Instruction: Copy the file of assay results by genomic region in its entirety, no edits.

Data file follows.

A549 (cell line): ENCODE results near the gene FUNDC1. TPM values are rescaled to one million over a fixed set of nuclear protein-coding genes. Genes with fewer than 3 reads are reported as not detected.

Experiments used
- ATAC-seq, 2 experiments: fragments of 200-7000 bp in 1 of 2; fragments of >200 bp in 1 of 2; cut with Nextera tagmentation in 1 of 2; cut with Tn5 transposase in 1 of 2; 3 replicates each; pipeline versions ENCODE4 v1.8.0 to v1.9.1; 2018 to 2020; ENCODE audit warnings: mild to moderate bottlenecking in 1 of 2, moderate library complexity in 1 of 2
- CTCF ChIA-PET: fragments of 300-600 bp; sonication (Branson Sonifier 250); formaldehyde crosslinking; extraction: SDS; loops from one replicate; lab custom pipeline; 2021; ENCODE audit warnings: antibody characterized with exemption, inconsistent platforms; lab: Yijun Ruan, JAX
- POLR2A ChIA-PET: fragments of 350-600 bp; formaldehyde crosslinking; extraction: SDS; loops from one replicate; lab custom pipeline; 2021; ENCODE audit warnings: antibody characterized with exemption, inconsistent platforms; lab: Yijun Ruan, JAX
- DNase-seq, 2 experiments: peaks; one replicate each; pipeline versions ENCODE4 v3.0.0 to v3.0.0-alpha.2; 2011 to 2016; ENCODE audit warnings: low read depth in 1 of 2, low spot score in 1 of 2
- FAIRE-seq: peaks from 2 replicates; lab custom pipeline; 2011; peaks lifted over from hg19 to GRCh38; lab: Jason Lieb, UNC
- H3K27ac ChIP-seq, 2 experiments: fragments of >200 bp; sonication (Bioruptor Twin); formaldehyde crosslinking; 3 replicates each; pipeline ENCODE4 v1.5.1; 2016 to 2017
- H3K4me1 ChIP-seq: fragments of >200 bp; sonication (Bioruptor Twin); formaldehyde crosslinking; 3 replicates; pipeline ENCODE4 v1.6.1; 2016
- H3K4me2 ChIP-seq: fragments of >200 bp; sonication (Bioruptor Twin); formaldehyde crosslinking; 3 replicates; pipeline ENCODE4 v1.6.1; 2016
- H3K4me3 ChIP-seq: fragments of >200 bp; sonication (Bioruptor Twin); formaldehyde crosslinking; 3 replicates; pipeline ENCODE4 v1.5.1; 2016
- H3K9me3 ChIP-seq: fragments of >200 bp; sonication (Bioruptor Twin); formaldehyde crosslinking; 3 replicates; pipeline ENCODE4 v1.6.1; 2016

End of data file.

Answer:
A549 (cell line): ENCODE results near the gene FUNDC1. TPM values are rescaled to one million over a fixed set of nuclear protein-coding genes. Genes with fewer than 3 reads are reported as not detected.

Experiments used
- ATAC-seq, 2 experiments: fragments of 200-7000 bp in 1 of 2; fragments of >200 bp in 1 of 2; cut with Nextera tagmentation in 1 of 2; cut with Tn5 transposase in 1 of 2; 3 replicates each; pipeline versions ENCODE4 v1.8.0 to v1.9.1; 2018 to 2020; ENCODE audit warnings: mild to moderate bottlenecking in 1 of 2, moderate library complexity in 1 of 2
- CTCF ChIA-PET: fragments of 300-600 bp; sonication (Branson Sonifier 250); formaldehyde crosslinking; extraction: SDS; loops from one replicate; lab custom pipeline; 2021; ENCODE audit warnings: antibody characterized with exemption, inconsistent platforms; lab: Yijun Ruan, JAX
- POLR2A ChIA-PET: fragments of 350-600 bp; formaldehyde crosslinking; extraction: SDS; loops from one replicate; lab custom pipeline; 2021; ENCODE audit warnings: antibody characterized with exemption, inconsistent platforms; lab: Yijun Ruan, JAX
- DNase-seq, 2 experiments: peaks; one replicate each; pipeline versions ENCODE4 v3.0.0 to v3.0.0-alpha.2; 2011 to 2016; ENCODE audit warnings: low read depth in 1 of 2, low spot score in 1 of 2
- FAIRE-seq: peaks from 2 replicates; lab custom pipeline; 2011; peaks lifted over from hg19 to GRCh38; lab: Jason Lieb, UNC
- H3K27ac ChIP-seq, 2 experiments: fragments of >200 bp; sonication (Bioruptor Twin); formaldehyde crosslinking; 3 replicates each; pipeline ENCODE4 v1.5.1; 2016 to 2017
- H3K4me1 ChIP-seq: fragments of >200 bp; sonication (Bioruptor Twin); formaldehyde crosslinking; 3 replicates; pipeline ENCODE4 v1.6.1; 2016
- H3K4me2 ChIP-seq: fragments of >200 bp; sonication (Bioruptor Twin); formaldehyde crosslinking; 3 replicates; pipeline ENCODE4 v1.6.1; 2016
- H3K4me3 ChIP-seq: fragments of >200 bp; sonication (Bioruptor Twin); formaldehyde crosslinking; 3 replicates; pipeline ENCODE4 v1.5.1; 2016
- H3K9me3 ChIP-seq: fragments of >200 bp; sonication (Bioruptor Twin); formaldehyde crosslinking; 3 replicates; pipeline ENCODE4 v1.6.1; 2016